The first day of class, I (Beck) walked into a room of my cohort members filled with apprehension and anxiety. In our last semester of graduate school, we thought we knew what to expect: lecture, notetaking, and discussion. Our Administration course would not give us the same comfort to which we had become accustomed. That day, we stepped into our roles at Chapin University, leaving our graduate student identities at the door. I was surprised at how quickly our university became real; by our second day, we were “seasoned” professionals navigating complex institutional situations.
“We are literally dealing with situations that happen in student affairs before we ACTUALLY have to deal with [them],” Jasmin, Chapin Vice President for Student Affairs, said. “I don’t know where else you would get that ever in your student affairs career.” The Division of Student Affairs at Chapin dealt with situations we have witnessed at institutions throughout our college career: pervasive relationship conflicts, rumors, budget cuts, student protests, etc. Yet, as graduate students, it felt difficult to truly understand the decisions happening behind closed doors.
Working at Chapin allowed us to experience making such decisions first-hand. “It’s really helpful to have an opportunity to test out what it’s like to operate within the constraints of our individual roles and positions in a classroom context with the ability to ask questions and discuss with peers, before moving into a purely professional role,” Laura, Chapin’s Assistant Vice President of Student Affairs, shared. This simulation gave us a glimpse into leadership roles we otherwise would not know much about until later in our careers. As Jasmin said, “It’s not every day you get hired for a Vice President of Student Affairs position with only 2…years of student affairs experience.”
Midway through the course, Chapin University faced a campus epidemic of “firepox.” The day started like any other. A few division stakeholders excused themselves from our typical division meeting to respond to various situations; students were exhibiting firepox symptoms at a rapid pace. We desperately tried to contain a situation that seemed insurmountable. We quickly learned “the importance of communication and having an emergency plan.” A student emphasized how “each person had their own version of information—something slightly different from everyone else,” which ultimately led to clumsy miscommunications and overall disarray. Laura described the simulation as “messy [and] stressful,” but noted “as a class we were able to joke about it in the moment.” We left Chapin feeling emotional and exhausted, thinking of how we could have changed our response and saved more lives.
There was not much time for my classmates and me (Garrett) to process the firepox lab, as the next day we discovered our classes would be moving online under the cloud of COVID-19. Our places of sleep, relaxation, and rejuvenation soon also became our classrooms and graduate assistant work environments. The transition was stressful. As Paula, Chapin’s Director of Student Conduct, stated, “It’s been harder to convince myself to sit and do the readings for sure. Time management is hard because of the balance of this supposed ‘overabundance of free time’ and the need to find those times where I can actually focus and do effective work and retain what I’m reading.”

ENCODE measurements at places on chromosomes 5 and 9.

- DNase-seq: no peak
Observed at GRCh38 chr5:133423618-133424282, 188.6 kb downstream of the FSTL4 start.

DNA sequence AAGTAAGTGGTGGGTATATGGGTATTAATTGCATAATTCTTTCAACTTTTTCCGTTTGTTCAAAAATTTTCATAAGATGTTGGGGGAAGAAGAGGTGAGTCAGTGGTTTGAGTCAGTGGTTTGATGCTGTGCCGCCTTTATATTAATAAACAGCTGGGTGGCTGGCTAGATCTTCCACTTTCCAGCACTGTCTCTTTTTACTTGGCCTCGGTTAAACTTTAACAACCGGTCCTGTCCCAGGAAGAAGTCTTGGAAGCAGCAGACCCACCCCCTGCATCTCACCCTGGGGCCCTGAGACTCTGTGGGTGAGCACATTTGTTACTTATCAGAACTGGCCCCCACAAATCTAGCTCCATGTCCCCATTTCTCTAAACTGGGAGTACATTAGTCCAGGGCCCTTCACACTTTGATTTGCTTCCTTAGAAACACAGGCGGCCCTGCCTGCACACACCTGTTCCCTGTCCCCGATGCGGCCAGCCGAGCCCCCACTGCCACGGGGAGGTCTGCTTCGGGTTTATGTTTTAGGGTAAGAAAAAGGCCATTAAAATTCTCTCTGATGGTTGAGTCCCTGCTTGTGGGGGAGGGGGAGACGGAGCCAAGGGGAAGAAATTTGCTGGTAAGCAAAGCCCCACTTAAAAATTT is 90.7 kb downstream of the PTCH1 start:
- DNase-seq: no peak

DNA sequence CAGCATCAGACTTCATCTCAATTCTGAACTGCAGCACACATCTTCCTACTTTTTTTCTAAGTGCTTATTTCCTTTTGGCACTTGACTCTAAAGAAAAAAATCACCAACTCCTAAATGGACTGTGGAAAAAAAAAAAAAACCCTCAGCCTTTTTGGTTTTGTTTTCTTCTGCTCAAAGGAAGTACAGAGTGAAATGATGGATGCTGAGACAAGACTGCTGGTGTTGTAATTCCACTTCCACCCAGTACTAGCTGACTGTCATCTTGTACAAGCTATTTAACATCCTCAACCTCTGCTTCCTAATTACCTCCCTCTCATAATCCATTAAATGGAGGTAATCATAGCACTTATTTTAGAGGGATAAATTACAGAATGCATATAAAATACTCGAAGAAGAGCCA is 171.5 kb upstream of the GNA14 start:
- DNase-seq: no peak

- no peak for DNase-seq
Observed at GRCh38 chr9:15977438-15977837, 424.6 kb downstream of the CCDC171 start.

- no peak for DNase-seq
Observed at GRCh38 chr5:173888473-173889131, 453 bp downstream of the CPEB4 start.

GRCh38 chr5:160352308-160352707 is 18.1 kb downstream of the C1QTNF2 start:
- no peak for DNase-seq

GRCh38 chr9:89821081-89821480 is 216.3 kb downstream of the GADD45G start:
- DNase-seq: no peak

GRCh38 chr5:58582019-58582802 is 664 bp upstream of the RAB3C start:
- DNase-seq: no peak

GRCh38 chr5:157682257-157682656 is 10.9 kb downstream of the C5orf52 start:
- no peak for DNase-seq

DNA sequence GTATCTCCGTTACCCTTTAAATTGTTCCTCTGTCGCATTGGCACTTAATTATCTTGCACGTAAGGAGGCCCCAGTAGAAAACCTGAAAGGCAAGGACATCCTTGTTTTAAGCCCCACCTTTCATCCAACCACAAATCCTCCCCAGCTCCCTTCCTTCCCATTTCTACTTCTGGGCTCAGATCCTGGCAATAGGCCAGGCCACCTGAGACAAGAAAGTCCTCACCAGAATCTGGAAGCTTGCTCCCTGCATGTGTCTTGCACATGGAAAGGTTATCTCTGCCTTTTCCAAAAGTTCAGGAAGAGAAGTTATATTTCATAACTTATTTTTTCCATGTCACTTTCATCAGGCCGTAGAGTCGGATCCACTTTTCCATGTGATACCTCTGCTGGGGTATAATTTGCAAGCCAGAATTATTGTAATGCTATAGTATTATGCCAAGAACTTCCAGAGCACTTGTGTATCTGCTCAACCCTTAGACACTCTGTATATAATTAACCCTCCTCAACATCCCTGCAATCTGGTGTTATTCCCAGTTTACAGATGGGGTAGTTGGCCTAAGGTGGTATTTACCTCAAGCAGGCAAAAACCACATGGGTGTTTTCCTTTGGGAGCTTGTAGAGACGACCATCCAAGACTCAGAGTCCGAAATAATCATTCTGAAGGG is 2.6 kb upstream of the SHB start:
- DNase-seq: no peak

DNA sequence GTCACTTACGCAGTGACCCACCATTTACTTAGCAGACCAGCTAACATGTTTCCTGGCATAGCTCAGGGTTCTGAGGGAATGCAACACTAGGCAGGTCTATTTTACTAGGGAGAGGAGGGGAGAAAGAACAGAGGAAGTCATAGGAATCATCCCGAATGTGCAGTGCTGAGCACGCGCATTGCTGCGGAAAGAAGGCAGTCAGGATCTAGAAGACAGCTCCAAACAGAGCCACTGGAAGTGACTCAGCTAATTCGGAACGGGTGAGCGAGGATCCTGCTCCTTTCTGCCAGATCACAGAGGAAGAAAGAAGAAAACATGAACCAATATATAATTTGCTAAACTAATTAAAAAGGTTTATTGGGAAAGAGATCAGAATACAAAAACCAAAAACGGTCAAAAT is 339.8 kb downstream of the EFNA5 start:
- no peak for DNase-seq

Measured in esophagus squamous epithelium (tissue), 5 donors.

Becki changed some of the assignments due, but continued our class times and the simulation virtually, which some, like Paula, described as extremely helpful. For others, the loss of in-person class was difficult, but moving online had unintended benefits. “While in-person class makes the simulation feel more real, I do like how the online format has improved my technology skills and perception of online learning,” they said. “I didn’t think we would be able to present to the class at the same level as an in-person presentation, but I was wrong. We were still able to have small group discussions and activities without much difficulty. There is way more that can be done with online learning than discussion boards and quizzes.”
There was no level of normalcy to what we experienced. The move online affected us greatly. Paula explained,
I feel like the hardest part is that we’re all experiencing anxiety and this weird limbo-weightless-weighted-nonsensical feeling that impacts how we show up to class. When we were in person and experiencing our ‘normal’ levels of anxiety and feelings, there were still more nonverbals and different cues we could give and read and receive, and that’s not really a thing in class anymore because we’re as present as we’re able, but sometimes we’re only able to bring 10% of our energy to class so we’re either not giving those cues or able to read them as well as normal.
Trusting Ourselves and One Another
We shared a bond of trust throughout the experience. We had come far from the young graduate students we once were, having entered Becki’s History and Philosophy class as one of the most diverse SAA on-campus cohorts. We had overcome strife and interpersonal conflict throughout our first three semesters, becoming stronger as individuals and as a cohort. Our first encounter with Chapin demonstrated this growth, as we nominated one another for positions by opining what we admired about them and how they fit the role.
The trust in one another extended from a trust in ourselves and our ability to do this work. I (Garrett) worried that I was not what my peers thought I could be. Despite that fear, I knew the importance of my work as a Director of Equity, Diversity, and Inclusion and to rely on my peers and my mentors who trusted my abilities. I also knew to trust my intentionality in what I did. Others also experienced this self-trust. An anonymous student stated, “It pushed me to be a leader when I was so reluctant to ever take on that role. I feel a thousand times more confident in my abilities than I ever have before.” Jasmin concurred: